The AFB will require a presumption of ‘employee’ status, with mandatory coverage for EI. The ABC test will be adopted to determine if a worker is genuinely an independent contractor.9,10 Grappling with the widespread misclassification of workers is the first order of business, even as we consider the best ways of providing income maintenance for those who are genuinely self-employed, especially those who most closely resemble payroll employees as well as gig workers engaged with large platform companies. To begin with, self-employed workers will have coverage under a new ‘Special Benefits Plus’ package, including an enhanced Training Support Benefit.
The AFB will adopt a standard EI benefit rate of 66.6 per cent. At one time Canada’s UI system replaced two thirds of a claimant’s normal earnings; the need for a reasonable rate is no less today. Indeed, the current 55 per cent rate is a historical low. With inflation it is increasingly difficult to survive on barely half your former income.
The AFB will implement an individual EI benefit floor of $450 weekly. During the pandemic, the temporary EI minimum rate proved of enormous benefit to some of the lowest paid and most precariously employed workers. With this, we make EI more relevant to the working poor—many of whom are women, racialized, Indigenous, and adults with disabilities. This ensures those workers stay out of deep poverty and are not forced into cheap labour jobs just to survive.
The AFB will increase 2024 EI Maximum Insurable Earnings (MIE) to $91,000, mirroring Quebec’s 2023 MIE for the QPIP parental benefit program.11 This will provide additional EI Account net revenues. The MIE increase will also trigger a 2024 Maximum Benefit Rate of $963. Workers with average and above-average earnings over the current $61,500 MIE receive less than 55 per cent of their previous earnings when they become unemployed or require special benefits. The 2023 EI Actuarial Report forecasted almost half of all claimants (47.2 per cent) would have earnings above the MIE in 2023.12 Many have indicated a willingness to pay more into EI if more of their earnings are covered as insurable employment if they become unemployed or require special benefits.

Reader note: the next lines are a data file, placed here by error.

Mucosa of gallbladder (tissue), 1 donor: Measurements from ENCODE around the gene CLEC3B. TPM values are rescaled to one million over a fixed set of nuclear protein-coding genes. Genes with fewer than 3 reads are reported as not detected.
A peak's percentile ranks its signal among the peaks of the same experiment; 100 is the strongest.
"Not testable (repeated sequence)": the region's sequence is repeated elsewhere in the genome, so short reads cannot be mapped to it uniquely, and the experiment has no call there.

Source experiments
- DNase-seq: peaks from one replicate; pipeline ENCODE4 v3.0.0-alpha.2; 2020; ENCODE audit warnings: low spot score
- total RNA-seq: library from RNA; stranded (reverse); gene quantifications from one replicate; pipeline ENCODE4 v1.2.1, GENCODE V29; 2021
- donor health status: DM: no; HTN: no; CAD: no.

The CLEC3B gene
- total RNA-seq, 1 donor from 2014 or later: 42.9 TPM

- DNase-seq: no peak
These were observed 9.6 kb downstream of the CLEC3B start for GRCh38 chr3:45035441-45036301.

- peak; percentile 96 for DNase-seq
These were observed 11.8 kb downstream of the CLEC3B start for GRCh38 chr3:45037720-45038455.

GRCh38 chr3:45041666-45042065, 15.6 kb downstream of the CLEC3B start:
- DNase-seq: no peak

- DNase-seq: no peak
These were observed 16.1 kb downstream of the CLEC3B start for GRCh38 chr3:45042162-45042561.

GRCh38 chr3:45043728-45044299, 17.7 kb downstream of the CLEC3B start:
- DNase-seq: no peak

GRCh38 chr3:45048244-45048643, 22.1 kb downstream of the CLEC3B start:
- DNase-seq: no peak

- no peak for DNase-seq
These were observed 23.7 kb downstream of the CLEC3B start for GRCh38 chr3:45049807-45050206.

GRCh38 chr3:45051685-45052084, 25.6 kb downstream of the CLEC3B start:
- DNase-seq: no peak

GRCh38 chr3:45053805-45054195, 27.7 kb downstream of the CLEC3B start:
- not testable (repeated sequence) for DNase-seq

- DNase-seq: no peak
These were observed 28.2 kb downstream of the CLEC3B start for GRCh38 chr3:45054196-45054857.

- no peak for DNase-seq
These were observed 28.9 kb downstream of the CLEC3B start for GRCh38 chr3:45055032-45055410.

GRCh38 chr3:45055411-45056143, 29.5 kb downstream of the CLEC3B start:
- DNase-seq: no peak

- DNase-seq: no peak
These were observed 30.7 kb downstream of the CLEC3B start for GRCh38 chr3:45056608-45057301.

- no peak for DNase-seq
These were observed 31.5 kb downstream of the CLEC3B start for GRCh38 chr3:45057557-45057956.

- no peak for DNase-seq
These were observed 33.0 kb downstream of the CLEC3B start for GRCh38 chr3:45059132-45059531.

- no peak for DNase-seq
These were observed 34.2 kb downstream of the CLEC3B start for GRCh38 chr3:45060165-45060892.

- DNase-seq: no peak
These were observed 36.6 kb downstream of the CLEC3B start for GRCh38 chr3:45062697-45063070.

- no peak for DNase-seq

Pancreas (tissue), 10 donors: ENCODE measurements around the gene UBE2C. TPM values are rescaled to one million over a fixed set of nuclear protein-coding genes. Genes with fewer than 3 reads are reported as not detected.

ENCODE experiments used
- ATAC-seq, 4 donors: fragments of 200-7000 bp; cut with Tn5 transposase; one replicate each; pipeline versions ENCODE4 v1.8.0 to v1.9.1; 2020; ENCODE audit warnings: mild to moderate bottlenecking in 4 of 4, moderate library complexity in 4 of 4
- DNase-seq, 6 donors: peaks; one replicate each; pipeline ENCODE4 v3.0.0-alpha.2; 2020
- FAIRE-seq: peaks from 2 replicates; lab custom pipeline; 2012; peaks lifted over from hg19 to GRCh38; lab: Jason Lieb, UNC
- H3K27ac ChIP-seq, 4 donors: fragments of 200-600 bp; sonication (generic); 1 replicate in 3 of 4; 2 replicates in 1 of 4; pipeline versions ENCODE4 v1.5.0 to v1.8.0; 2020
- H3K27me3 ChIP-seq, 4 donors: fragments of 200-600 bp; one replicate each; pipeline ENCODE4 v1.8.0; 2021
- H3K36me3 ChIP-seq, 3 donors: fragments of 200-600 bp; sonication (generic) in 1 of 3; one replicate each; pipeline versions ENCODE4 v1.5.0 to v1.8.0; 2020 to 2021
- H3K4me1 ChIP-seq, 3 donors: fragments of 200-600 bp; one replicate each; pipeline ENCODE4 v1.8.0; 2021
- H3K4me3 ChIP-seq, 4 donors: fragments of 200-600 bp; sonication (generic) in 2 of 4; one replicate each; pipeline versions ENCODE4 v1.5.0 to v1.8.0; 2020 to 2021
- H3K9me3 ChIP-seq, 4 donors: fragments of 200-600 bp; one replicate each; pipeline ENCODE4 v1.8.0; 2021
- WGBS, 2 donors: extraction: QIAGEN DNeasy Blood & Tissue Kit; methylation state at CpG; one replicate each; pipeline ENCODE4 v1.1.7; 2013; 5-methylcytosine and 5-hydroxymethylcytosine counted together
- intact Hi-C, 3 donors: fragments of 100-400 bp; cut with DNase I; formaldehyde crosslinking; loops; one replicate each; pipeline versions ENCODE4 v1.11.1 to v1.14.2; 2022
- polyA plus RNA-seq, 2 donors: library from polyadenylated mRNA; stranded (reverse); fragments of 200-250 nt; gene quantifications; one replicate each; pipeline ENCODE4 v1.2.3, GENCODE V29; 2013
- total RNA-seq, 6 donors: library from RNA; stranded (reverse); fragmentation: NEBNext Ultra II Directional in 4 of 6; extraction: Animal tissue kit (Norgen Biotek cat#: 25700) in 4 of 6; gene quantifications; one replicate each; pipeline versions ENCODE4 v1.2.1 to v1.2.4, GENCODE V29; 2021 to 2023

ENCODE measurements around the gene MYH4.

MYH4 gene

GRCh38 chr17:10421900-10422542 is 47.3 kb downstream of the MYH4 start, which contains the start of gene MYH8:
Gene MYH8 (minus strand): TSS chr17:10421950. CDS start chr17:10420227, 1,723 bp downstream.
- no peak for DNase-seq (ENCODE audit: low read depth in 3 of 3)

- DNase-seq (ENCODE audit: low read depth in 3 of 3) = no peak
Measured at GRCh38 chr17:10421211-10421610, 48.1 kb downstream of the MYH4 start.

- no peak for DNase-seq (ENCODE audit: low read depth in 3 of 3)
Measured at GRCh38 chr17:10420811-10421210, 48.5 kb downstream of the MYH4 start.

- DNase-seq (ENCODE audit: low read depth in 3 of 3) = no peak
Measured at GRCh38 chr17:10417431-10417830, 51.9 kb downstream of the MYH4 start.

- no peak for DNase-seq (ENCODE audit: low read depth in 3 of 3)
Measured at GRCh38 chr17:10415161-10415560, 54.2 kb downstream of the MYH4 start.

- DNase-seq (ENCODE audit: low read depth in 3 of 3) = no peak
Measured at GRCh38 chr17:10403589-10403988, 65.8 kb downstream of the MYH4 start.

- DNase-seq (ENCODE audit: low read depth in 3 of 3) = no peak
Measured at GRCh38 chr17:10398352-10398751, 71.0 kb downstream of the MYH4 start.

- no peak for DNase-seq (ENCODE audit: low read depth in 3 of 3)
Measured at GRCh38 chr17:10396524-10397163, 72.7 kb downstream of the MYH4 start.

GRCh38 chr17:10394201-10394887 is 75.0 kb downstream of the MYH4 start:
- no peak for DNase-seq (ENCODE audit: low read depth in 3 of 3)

The AFB will adjust ‘Working While on Claim’ rules to allow workers to keep the first $100 before triggering an EI benefit clawback. Current requirements discourage workers from taking temporary employment and disadvantage those working multiple part time jobs, especially lower paid workers and women.
The AFB will allow workers to start receiving EI benefits sooner by discontinuing the allocation of separation payments such as severance and vacation pay. This was one of the improvements in benefit calculations used during the pandemic which also simplified the processing by Service Canada.
Other AFB measures related to the redesign of the EI Training Benefit are covered in the ‘Decent Work’ chapter. This is in addition to EI-funded Labour Market Agreement transfers to the provinces and territories for both training and employment supports.